Althea – for protection and psychic power stimulation
African violet – for protection and spirituality within the home
Aloes – attracts love, strength, good fortune, and spiritual vibrations
Amber – for love, happiness, healing, and comfort
Angelica – for protection, integration, harmony, insight, understanding, stability, and meditation
Basil – for protections against evils (demons/unfriendly ghosts) and attract fidelity, love, wealth, and sympathy. Good for concentration, trust, integrity, mental clarity, courage, and confidence.
Bergamot – for prosperity, joy, money, alertness, balance, strength, courage, motivation, and uplifting of spirits
Bracken – for outdoor fires to magically produce rain
Carnation – for protection, healing, love, lust, and strength
Cedarwood – for purification, healing, money, protection, grounding, clarity, balance, wisdom, and insight
Cinnamon – attract protection, money, wealth, prosperity, business success, healing aid, strength, and lust stimulation
Citronella – burn for cleansing, healing, and exorcism; also repels insects
Coconut – for protection
Copal – for purification, protection, exorcism, and to attract love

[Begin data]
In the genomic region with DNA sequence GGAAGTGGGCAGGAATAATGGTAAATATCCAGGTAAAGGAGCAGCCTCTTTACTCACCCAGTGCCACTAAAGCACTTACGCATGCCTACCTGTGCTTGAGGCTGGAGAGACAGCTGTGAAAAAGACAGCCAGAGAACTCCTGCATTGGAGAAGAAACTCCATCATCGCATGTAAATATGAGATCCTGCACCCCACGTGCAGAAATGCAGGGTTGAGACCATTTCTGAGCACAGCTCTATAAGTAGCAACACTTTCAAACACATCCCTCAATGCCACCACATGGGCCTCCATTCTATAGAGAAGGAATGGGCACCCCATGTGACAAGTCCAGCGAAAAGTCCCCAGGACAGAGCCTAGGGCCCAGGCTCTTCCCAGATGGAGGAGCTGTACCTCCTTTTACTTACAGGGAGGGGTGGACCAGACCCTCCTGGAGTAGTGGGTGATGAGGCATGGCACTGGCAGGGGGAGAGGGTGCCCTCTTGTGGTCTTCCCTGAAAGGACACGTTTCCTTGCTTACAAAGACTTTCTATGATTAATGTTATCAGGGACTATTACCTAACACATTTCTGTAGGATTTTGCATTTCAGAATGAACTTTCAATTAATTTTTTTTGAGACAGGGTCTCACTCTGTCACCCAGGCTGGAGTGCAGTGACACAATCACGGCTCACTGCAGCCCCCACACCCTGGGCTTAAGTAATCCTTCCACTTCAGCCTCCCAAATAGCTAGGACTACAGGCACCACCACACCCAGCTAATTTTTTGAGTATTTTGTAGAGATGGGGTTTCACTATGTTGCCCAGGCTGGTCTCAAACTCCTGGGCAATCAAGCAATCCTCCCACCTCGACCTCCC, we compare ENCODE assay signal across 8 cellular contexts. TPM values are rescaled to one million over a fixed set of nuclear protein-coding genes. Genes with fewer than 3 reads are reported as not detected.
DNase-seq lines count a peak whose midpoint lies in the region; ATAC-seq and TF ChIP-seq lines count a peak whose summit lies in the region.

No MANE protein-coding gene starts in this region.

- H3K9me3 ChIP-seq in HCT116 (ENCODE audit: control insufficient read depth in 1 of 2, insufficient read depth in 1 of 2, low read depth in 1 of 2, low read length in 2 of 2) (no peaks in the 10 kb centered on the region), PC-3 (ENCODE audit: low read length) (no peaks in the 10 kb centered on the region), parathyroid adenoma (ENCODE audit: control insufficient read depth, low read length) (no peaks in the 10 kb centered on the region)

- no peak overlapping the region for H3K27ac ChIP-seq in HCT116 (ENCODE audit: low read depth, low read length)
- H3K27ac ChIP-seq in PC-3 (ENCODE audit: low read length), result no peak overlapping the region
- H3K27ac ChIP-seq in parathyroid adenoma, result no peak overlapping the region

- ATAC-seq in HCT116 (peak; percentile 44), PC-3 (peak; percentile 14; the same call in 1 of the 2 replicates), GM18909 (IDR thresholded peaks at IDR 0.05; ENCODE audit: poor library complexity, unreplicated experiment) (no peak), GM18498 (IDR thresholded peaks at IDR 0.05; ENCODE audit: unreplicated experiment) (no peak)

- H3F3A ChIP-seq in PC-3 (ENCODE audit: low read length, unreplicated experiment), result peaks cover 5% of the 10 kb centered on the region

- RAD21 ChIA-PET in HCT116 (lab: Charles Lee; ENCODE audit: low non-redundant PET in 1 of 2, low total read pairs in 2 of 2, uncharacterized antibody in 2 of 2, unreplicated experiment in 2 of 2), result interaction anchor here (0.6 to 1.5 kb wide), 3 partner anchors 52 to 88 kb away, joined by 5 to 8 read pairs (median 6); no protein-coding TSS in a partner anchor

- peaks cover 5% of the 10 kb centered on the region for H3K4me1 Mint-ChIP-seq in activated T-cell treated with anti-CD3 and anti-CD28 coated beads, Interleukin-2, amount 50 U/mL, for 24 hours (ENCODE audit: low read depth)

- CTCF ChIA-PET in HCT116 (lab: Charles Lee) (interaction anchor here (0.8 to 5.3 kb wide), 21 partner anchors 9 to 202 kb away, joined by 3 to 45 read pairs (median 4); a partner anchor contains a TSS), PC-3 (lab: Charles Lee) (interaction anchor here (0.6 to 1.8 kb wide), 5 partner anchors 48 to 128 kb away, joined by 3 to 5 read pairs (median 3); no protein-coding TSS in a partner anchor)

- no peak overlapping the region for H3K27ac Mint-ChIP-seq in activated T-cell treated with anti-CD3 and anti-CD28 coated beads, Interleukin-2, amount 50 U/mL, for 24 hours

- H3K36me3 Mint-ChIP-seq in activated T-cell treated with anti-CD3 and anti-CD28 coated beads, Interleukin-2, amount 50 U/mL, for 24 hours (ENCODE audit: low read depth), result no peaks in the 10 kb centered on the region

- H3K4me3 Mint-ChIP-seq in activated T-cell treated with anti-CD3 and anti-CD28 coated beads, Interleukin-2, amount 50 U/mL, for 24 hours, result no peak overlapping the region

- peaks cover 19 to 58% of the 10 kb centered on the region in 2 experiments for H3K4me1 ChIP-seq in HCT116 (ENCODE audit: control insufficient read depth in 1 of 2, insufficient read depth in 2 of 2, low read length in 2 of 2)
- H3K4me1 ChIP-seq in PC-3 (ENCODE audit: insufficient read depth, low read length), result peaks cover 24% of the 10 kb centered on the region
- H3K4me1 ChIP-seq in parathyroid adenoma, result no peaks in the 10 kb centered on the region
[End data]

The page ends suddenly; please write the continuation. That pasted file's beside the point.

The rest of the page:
Damiana – facilitates psychic visions
Dragon’s Blood – dispels negativity, exorcise evil entities, attracts love, courage, purification, and restores male potency
Eucalyptus – for purification, healing, and protection
Frankincense – to dispel negativity and purify spaces as well as aid in meditation and induce courage, protection, psychic visions, and attract good luck
Gardenia – attracts peace, healing, and love
Ginseng root – protection against evil spirits and all forms of evil
Heather – to conjure good spirits and magically produce rain
Honeysuckle – attract money, friendship, healing, and happiness
Hyacinth – attracts happiness and protection
Juniper – stimulates psychic powers and breaks curses as well as attracts calm, protection, and healing
Lemon – for healing, purification, and love
Lemongrass – for mental clarity
Licac – stimulates psychic powers and attracts harmony in life
Mace – stimulates psychic powers
Mesquite – added to incense to improve healing powers
Musk – for prosperity, courage, and acts as an aphrodisiac
Nutmeg – aids meditation, attracts prosperity and stimulates psychic powers
Orange – for love, luck, money, and divination
Peppermint – for energy, exorcism, healing, and mental stimulation
Poppy seeds – promotes female fertility and attracts luck, money, and love
Rose – increases courage, prophetic dreams, and attracts healing and love (strongest powers for love)
Rue – for healing
Sage – for protection against evil, for purification, and attracts wisdom, money, healing, and clarity for the body, mind, and soul
Solomons Seal – often burnt for ancient Pagan deities
Strawberry – attracts love and luck
Sweet Pea – for courage, love, and friendship
Vanilla – attracts love, sexual desire, and to improve the mind